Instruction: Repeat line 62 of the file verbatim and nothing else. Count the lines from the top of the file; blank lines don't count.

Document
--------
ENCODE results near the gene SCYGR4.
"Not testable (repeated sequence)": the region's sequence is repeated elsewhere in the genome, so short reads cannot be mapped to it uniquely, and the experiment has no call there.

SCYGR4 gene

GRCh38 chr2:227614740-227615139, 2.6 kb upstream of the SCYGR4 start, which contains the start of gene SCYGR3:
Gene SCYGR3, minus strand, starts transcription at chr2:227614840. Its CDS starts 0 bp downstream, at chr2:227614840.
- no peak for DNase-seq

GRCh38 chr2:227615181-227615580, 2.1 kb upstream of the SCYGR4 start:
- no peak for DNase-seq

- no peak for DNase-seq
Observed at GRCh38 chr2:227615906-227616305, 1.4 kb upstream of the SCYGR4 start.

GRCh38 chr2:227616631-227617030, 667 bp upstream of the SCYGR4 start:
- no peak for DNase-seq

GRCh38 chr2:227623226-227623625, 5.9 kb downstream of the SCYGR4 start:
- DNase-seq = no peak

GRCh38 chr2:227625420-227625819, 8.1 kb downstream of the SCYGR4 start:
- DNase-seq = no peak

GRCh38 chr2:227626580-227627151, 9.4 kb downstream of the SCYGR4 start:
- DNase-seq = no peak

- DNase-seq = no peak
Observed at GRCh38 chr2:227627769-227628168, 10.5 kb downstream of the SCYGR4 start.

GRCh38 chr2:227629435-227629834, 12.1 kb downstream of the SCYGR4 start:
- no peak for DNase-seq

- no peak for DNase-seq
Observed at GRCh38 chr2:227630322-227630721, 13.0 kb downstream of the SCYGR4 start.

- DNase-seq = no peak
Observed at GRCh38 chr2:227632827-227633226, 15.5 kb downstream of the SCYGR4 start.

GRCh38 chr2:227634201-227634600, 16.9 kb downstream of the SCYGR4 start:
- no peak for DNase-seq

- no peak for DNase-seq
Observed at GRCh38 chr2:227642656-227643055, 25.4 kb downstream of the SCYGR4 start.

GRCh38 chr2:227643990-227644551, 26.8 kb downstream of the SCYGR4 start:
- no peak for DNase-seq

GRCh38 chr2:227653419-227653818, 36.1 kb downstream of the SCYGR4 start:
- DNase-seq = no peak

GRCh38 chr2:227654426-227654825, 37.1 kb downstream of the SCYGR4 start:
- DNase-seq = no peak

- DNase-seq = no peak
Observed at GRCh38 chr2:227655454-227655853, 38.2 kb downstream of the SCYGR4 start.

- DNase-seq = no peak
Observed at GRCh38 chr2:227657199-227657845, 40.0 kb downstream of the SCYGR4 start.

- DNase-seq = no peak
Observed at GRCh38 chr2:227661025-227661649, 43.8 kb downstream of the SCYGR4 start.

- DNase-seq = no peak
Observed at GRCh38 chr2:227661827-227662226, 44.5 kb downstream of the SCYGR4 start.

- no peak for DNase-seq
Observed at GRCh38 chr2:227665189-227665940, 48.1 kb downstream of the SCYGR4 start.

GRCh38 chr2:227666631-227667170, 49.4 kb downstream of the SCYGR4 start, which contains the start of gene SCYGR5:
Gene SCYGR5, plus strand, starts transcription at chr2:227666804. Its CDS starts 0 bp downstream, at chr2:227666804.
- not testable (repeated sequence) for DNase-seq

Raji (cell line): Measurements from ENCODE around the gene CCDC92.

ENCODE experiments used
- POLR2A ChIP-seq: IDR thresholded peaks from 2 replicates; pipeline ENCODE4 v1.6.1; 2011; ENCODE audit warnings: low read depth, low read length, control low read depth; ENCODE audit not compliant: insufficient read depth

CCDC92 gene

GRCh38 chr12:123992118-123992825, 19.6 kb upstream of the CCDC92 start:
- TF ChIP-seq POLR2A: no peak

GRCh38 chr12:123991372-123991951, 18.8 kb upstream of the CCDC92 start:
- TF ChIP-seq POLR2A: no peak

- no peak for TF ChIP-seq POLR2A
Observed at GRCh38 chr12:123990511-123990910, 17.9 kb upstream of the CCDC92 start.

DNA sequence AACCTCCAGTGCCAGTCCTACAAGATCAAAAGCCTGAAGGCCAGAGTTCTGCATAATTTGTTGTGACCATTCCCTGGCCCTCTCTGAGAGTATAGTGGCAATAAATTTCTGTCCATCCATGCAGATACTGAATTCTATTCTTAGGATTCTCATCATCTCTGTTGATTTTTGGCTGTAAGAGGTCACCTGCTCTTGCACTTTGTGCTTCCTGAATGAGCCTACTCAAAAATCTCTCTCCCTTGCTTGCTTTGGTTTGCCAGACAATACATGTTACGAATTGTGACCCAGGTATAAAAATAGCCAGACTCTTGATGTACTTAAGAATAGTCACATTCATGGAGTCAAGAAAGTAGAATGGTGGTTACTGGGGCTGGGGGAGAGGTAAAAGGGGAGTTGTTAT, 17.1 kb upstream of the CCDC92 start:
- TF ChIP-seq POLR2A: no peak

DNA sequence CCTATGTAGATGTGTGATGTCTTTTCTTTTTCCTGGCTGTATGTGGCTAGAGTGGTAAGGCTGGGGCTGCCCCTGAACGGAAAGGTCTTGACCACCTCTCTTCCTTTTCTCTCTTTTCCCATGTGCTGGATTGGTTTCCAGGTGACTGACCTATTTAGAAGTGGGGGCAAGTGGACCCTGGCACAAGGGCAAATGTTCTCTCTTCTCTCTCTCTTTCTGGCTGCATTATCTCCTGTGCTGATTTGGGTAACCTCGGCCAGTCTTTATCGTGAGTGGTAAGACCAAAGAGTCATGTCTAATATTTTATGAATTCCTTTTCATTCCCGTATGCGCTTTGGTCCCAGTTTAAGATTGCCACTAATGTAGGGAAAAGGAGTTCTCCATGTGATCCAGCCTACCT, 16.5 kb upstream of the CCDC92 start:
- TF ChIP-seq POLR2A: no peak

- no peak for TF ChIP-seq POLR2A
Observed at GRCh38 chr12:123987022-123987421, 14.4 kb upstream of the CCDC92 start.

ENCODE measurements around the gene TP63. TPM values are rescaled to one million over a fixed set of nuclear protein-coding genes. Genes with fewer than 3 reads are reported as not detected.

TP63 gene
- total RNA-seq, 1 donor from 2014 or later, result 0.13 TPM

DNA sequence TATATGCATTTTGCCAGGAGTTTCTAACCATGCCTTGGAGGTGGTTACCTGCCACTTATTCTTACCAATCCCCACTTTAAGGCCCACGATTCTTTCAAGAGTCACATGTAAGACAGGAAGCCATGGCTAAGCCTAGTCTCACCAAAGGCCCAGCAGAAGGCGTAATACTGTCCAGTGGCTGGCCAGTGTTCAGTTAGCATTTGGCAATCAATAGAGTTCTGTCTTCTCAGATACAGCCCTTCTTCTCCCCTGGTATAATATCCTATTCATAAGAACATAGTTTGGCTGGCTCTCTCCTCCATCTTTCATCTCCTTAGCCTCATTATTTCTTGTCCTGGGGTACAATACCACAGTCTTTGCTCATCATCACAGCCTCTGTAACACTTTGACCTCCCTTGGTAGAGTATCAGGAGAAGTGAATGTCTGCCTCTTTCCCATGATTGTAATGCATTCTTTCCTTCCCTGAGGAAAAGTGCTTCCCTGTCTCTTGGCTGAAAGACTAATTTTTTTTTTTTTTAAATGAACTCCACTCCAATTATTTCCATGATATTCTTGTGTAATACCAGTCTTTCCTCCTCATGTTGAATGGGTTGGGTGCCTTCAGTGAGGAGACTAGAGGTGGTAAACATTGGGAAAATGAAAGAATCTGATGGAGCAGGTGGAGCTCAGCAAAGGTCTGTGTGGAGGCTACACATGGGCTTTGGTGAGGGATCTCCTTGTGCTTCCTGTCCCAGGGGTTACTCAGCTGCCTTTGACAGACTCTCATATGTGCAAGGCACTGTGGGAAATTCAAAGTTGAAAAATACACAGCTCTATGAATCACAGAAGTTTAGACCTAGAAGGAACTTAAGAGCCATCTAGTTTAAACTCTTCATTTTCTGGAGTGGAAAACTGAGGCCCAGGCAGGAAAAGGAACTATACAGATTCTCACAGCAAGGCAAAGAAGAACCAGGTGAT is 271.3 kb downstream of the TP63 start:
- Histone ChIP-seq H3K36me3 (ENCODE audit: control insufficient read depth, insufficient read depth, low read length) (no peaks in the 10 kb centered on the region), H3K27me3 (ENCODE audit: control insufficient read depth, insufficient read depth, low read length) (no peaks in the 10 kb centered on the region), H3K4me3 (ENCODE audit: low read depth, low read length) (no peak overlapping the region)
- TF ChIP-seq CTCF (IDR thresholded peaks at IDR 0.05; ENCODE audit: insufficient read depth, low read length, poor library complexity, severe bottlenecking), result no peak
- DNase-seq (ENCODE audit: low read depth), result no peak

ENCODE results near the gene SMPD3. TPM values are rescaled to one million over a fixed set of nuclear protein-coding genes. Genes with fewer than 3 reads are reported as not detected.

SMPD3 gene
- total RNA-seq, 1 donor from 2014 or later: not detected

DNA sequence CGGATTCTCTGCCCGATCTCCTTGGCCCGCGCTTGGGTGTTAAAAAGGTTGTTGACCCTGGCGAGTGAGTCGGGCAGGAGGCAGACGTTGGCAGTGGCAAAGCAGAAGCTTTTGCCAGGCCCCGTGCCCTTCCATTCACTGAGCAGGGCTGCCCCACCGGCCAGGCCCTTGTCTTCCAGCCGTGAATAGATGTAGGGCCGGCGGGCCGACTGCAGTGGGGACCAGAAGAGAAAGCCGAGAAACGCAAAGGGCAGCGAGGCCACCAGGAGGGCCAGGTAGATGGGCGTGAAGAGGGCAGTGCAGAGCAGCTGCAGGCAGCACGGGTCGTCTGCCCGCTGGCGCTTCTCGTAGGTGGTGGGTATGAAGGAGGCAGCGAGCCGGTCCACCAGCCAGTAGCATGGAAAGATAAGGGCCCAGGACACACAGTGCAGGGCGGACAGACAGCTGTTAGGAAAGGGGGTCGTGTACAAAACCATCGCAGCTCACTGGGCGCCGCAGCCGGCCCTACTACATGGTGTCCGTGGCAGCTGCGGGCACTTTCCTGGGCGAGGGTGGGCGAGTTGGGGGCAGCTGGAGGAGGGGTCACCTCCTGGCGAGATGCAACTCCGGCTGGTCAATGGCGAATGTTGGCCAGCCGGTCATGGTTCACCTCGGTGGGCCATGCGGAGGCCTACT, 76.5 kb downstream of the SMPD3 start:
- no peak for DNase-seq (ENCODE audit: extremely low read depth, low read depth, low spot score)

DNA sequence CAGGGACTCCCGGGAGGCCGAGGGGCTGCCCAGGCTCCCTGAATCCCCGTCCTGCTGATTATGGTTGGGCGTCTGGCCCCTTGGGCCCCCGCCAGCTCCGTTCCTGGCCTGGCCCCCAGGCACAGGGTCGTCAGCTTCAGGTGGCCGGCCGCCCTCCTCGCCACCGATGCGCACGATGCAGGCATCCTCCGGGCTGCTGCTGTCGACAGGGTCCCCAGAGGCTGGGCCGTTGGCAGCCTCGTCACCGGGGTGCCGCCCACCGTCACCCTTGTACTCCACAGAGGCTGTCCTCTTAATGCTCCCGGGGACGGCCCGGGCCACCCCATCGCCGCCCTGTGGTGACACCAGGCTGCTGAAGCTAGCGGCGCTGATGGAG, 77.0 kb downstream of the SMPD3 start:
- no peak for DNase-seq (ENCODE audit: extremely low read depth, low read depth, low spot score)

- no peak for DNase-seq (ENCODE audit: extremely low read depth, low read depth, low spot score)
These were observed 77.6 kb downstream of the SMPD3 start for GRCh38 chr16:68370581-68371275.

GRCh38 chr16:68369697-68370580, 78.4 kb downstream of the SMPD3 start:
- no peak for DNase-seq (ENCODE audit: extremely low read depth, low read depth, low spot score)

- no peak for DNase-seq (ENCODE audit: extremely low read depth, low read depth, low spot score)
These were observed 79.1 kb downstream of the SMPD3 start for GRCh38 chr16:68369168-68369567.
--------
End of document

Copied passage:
DNA sequence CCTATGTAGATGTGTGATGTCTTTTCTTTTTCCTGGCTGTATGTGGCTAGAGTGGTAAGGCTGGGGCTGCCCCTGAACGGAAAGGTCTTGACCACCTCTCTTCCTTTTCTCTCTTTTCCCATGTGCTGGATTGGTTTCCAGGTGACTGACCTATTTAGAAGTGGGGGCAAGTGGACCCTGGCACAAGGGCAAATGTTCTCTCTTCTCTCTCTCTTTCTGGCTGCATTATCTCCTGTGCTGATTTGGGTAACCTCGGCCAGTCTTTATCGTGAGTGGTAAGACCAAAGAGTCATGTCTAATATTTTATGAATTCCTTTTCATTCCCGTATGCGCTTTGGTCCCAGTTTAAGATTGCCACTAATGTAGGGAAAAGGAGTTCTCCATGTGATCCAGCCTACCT, 16.5 kb upstream of the CCDC92 start: